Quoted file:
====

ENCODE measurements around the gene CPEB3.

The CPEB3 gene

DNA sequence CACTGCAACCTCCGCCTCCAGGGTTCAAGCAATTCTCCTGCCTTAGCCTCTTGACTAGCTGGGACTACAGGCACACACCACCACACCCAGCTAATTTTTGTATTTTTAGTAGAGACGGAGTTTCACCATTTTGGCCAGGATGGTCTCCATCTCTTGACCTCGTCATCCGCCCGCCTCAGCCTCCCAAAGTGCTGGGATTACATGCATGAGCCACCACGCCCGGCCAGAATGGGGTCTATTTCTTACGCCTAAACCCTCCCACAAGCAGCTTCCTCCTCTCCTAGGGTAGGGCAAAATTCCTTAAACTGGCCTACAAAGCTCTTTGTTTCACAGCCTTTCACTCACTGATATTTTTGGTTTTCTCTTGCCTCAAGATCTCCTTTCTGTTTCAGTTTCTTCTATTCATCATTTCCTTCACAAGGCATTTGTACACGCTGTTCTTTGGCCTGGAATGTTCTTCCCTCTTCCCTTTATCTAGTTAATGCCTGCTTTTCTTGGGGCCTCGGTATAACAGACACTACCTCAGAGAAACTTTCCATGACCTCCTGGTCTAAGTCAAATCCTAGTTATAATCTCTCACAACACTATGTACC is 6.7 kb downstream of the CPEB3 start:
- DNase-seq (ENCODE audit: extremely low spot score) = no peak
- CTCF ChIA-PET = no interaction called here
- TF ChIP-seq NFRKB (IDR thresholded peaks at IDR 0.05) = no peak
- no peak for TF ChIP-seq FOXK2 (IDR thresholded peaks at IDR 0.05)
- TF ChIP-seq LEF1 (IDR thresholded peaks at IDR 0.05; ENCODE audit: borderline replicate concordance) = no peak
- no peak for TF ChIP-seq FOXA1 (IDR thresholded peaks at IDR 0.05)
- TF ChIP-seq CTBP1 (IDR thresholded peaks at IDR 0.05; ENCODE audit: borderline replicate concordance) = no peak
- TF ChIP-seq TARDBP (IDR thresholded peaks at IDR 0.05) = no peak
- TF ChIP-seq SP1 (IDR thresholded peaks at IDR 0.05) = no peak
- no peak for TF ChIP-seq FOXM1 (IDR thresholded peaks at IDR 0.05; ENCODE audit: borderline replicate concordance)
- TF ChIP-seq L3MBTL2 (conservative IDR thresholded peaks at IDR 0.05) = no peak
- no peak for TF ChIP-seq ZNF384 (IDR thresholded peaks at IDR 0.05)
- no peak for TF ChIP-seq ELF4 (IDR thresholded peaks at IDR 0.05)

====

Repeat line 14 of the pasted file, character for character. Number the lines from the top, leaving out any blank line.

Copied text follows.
- TF ChIP-seq L3MBTL2 (conservative IDR thresholded peaks at IDR 0.05) = no peak